It could have been the finest drama of power and betrayal that Shakespeare never wrote. A young man learns the homebrewing craft but ultimately abandons his former employer for an IT career. Economic factors out of his control bring that to a halt, and he comes back to a career in beer -- this time, though, working for one of the largest retailers in the country rather than the funky little independent shop. Then, in a final "I know thee not, old man" moment, he begins selling homebrewing equipment and ingredients, dashing his former mentor's area near-monopoly.
But as it turned out, anyone hoping for a showdown between Homebrew Headquarters owner Kelly Harris and his former employee and apparent new would-be competitor, Central Market beer specialist (and Seth Rogen look-alike) Ben Motley, was sorely mistaken yesterday.
Harris did not show up at yesterday's Home Brewing Workshop (part of the grocery store's Brewtopia celebration) to stand up for his shop as the premiere destination for local homebrewers. As it turns out, that status will remain unchallenged: Central Market is selling only a few beginner-level homebrewing kits, and likely only through the Brewtopia campaign, which ends Wednesday, or possibly through the holiday season.
In fact, Harris led the workshop, with Motley's help. So much for dramatic confrontations.
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As it turned out, while there were a few experienced homebrewers in attendance, the demonstration was aimed primarily at beginners and would-be brewers yet to brew their first batch. Harris explained the basic ingredients of beer, passed around hop leaves and three different types of malted barley, and stressed the most crucial element to brewing: sanitation. Meanwhile, Motley used the classroom kitchen to start a batch of pilsner from a partial-grain kit.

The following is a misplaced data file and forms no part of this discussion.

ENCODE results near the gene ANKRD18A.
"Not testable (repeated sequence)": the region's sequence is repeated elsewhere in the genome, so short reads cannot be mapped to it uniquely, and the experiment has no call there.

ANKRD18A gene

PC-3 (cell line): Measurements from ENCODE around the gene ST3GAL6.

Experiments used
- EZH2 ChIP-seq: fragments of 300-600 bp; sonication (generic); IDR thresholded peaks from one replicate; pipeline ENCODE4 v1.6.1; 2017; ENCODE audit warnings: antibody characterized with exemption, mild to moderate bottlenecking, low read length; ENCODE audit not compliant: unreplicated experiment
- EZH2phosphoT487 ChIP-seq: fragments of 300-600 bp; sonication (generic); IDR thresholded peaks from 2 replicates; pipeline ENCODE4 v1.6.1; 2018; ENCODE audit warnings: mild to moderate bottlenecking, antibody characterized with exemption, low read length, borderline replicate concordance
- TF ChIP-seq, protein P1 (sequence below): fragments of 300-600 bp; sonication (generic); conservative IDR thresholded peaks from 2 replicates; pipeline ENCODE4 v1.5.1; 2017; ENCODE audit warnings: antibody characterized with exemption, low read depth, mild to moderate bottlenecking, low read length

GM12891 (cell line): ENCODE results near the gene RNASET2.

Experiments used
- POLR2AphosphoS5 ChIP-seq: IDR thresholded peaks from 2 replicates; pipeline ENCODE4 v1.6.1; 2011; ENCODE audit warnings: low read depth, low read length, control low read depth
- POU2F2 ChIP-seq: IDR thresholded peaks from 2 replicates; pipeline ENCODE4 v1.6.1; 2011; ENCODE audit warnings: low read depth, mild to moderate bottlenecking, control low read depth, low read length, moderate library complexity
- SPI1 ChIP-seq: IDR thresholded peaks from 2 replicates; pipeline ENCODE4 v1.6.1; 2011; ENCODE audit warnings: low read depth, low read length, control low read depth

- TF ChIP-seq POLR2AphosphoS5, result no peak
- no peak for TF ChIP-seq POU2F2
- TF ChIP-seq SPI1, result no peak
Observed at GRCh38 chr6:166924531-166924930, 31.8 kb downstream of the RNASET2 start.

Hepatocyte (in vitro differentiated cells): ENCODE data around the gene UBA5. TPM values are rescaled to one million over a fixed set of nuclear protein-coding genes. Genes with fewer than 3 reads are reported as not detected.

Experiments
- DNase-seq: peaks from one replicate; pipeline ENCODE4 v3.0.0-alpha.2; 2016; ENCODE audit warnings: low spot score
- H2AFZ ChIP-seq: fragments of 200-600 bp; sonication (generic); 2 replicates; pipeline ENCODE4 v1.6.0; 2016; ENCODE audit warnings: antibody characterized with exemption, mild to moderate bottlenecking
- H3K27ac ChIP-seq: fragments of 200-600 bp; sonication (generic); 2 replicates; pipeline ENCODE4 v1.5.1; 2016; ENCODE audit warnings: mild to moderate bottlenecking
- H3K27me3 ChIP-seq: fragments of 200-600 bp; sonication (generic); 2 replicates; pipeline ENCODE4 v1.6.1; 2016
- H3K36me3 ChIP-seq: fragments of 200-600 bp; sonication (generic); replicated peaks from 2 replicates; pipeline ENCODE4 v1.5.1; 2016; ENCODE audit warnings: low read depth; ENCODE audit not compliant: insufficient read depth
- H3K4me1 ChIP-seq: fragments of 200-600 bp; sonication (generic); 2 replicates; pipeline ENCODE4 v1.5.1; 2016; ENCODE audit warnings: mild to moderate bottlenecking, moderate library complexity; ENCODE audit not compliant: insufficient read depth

During lulls in the demonstration, such as a half-hour wait for the grains to steep, Harris fielded audience questions ranging from basics to helping more experienced brewers trouble-shoot their efforts.
One of the more interesting revelations was that Homebrew Headquarters, which currently sells supplies for wine, beer, liqueur and soda, will begin selling cheese-making supplies next week.
As for myself, I learned a few things that may help my own good-but-not-great brews. Weak head may be from the soap I used to clean my brewing equipment or even my drinking glasses. Weak carbonation may be from not using enough priming sugar. Generally funky taste may be from my tap water, or from not cooling my wort quickly enough. In other words, things I could have learned in a short phone call or perhaps a visit to the store. But the enthusiasm of the class was infectious, strengthening my resolve to get started on another batch soon, and being around fellow beer geeks is always fun. And while it may not improve my beer, it might improve my standing with other brewers when I start pronouncing "wort" correctly: wert.